The 2021 bestselling books in Germany.


The bestseller top ten, plus some interesting data.

Not all book publishing data speak by themselves: the German Media Control agency has released some 2021 numbers that might impress but would need a little more background (and country comparisons) to make them meaningful. This post starts from the big numbers, goes into the top ten of most sold books, and adds some additional stats to make sense of those figures.







The top ten 2021.

Most sold books in germany – ALL GENRE
1Delia OwensDer Gesand der FlusskrebseHeyne
2Juli ZehÜber MenschenLuchterand
3Hape KerkelingPfoten vom Tisch!Piper
4Sebastian FitzekPlaylistDroemer
5David SafierMiss MerkelRowohlr
6Lucinda RileyDie verschwundene SchwesterGoldmann
7Sebastian FitzekDer erste letzte TagDroemer
8Karsten DusseAchtsam mordenHeyne
9Rita FalkRejragout-RendezvousDTV
10Jean-Iyes Ferri,
Didier Conrad
Asterix 39Egmont Comic

Source: Media Control

A mixed podium.

TOP 1 It has sold millions of copies in the US, and millions around the world. The story told by Delia Owens, a zoologist and writer, is a “Huckeberry Finn” story in which nature plays a central role along with the protagonist, a mother nature, not a stepmother. The success of the novel is not surprising, but the size is.

Delia Owens, Where The Crawdads Sing (2018): Never Doubt The Power of A  Simple Story & Exquisite Prose – The Average Viewer

TOP 2 The German author Juli Zeh took the second place with “Über Menschen”. The social novel about a city dweller that decides to use the pandemic and the lockdown to retreat to a Brandenburg village was the top-seller book in the first six months of 2021. For Juli Zeh, this was the second immense success after “Unterleuten” from 2016.

Über Menschen" von Juli Zeh: Wankende Weltbilder | - Kultur - Buch

TOP 3 A popular comedian and entertainer, Hape Kerkeling is also a passionate cat lover. With “Pfoten fom Tisch!” (transl. “Paws off the Table!”), Hape Kerkeling has written a personal book about cats. He reveals nothing less than cats are his secret religion. “The cat – says Kerkeling – also has a mysterious and almost mystical nature. With every cat I’ve had, I’ve had the feeling that the cat always knows something about me that I don’t know myself.” Hape Kerkeling’s book is a multifaceted book: a serious but also tongue-in-cheek guidebook, a loving look at his home cats, the review of one’s own life, seen through his “cat moments”: starting from the stories – some touching, some other funny – of his childhood.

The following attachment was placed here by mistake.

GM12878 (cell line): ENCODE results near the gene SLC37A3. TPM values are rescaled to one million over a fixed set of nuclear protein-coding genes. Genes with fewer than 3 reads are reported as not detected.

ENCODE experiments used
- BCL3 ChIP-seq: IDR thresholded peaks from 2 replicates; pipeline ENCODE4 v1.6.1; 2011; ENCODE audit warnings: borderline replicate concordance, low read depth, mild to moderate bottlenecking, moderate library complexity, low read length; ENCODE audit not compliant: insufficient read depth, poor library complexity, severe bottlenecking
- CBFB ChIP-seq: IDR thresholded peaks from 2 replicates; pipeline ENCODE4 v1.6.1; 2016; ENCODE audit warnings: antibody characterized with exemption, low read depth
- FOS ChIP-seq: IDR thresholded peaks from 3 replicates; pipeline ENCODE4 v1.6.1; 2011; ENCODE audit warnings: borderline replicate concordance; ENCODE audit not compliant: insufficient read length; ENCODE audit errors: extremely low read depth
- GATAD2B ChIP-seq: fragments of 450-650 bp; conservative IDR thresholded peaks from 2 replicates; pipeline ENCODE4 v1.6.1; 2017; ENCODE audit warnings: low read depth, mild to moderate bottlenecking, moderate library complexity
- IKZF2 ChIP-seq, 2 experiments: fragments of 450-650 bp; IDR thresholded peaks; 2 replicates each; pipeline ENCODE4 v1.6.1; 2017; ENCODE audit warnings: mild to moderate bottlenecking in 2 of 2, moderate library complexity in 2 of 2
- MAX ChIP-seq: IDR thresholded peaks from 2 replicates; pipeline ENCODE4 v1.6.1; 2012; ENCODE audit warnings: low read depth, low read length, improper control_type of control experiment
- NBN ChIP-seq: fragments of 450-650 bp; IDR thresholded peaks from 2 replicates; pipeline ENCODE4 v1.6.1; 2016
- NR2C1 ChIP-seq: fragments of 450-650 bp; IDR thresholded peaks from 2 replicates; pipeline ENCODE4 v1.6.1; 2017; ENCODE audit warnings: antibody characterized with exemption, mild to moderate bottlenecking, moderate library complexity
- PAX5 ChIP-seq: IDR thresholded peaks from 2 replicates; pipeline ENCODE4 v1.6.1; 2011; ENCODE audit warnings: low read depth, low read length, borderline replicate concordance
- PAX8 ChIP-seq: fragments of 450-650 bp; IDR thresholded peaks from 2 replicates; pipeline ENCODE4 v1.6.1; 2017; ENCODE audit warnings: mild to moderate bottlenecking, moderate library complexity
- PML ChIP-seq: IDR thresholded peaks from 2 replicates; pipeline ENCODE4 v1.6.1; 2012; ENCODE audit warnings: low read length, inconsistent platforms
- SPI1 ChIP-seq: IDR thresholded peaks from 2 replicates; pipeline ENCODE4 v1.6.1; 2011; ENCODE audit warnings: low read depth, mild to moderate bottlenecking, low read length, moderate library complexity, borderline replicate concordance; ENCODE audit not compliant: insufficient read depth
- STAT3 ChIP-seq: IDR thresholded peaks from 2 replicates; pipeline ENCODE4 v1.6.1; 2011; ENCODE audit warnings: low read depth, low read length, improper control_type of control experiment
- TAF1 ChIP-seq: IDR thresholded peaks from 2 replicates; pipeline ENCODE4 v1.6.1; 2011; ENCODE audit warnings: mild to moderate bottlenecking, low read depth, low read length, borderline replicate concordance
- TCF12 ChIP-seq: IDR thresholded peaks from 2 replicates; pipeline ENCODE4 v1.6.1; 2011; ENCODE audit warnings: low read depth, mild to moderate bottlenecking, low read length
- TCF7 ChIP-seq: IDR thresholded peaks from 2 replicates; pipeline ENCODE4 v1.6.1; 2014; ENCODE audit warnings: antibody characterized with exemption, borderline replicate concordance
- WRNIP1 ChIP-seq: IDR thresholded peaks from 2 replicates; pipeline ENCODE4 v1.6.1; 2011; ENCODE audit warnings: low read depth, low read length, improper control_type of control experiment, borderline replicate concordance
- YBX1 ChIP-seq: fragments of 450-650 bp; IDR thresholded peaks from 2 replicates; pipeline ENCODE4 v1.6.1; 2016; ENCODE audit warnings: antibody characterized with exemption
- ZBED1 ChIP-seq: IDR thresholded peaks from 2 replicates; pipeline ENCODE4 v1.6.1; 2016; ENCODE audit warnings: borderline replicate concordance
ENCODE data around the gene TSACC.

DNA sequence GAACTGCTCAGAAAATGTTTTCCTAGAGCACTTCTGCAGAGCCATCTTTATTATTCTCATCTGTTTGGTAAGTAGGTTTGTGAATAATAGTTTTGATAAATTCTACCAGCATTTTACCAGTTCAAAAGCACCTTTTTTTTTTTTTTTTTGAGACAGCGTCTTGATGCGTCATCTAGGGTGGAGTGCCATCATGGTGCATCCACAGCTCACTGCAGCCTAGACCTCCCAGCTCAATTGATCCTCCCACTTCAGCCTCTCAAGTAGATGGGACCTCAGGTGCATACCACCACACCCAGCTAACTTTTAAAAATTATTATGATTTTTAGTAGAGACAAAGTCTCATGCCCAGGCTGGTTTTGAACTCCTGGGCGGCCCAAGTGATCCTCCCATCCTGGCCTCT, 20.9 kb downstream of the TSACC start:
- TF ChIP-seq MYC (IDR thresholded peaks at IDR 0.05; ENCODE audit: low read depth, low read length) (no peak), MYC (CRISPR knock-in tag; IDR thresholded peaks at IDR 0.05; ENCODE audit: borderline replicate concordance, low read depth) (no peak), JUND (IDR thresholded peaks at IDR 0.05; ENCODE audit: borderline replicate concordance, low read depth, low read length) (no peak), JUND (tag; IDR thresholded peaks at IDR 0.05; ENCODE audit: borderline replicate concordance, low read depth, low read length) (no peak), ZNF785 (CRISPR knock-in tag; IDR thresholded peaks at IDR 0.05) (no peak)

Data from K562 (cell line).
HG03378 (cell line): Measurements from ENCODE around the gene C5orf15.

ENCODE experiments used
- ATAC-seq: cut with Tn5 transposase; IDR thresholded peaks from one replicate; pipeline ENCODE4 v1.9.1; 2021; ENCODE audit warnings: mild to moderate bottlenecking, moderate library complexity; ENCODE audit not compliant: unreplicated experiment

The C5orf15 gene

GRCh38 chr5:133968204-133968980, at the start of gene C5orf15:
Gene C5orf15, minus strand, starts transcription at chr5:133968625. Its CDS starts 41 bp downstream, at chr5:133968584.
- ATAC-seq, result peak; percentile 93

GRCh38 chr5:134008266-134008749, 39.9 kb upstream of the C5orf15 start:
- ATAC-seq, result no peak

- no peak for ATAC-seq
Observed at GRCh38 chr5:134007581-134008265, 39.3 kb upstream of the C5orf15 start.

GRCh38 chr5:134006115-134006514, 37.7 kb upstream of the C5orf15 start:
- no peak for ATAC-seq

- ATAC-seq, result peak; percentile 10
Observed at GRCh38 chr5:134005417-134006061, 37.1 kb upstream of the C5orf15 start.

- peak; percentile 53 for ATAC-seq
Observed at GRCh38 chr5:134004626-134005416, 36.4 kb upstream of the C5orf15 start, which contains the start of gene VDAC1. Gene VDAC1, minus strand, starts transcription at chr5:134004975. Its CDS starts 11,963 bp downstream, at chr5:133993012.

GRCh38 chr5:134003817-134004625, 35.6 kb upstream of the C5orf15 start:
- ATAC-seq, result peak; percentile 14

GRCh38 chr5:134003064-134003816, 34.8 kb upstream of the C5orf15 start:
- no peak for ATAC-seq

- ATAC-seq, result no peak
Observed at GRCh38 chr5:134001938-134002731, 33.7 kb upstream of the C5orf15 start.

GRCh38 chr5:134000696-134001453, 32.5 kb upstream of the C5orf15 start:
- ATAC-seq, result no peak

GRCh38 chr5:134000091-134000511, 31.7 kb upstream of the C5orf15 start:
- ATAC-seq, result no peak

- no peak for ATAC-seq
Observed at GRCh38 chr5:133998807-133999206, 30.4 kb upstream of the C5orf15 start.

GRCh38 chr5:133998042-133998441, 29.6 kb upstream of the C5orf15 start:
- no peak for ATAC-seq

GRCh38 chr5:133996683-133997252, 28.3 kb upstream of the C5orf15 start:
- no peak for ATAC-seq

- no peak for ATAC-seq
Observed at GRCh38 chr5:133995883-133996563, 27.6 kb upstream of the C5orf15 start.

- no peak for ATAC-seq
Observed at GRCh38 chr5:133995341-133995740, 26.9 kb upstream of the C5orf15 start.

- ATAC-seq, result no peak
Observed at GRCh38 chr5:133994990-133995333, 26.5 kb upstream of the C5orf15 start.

Pfoten vom Tisch!: Meine Katzen, andere Katzen und ich: 6 CDs : Kerkeling,  Hape, Kerkeling, Hape: Bücher

The abovementioned are “naked numbers”. What can we say about 2021 in terms of behaviours and preferences, and is there some change provoked by the pandemic.

43% of Germans read more books in Corona times.

Skoobe, an e-book Munich-based subscription provider, ran a survey between 5 and 17 May 2021 (right at the end of the second German Lockdown) among a total of 2,868 users in Germany, Austria and Switzerland. 

The results were encouraging for the book industry: 

  • 50% said they read books almost as much and as often, 
  • 43% even said they read more books than before the pandemic began. 
Nevertheless, there are changes in the “how”, “what” and “when”. 

First of all, many users (38%) admitted an attention deficit: they could not switch off as easily when reading as before. Part of the issue had to do with social media: 19% of interviewed said they spent more time on social media than before.  More stability about preferred genre: 81% of respondents answered that they would stay true to their favourite genres.

By the numbers: How often do people in Germany read?

Leseratte” (reading rat, equivalent of Bookworm) is the German word for people who read a lot. After two years of the pandemic, the big numbers did not change much as total readers and their frequency.

In 2020, there were still over 21 million people in Germany reading books every day or more times a week. Around 30 million, however, read books less than once a month or even never.

We will be probably able to measure the overall impact of the pandemic not before the second half of 2022. But it is a matter of fact, not only in Germany: the book industry manage to stay relevant and perform better, for instance, of the declining magazine publishing.

Digital or printed?

However, the Corona pandemic led to a rapid increase in 2020: In the weeks when the bookshops were closed, sales of e-books rose by 43.5 per cent. Consider, however, that the 18 million audiobooks readers in Germany also count as print book readers


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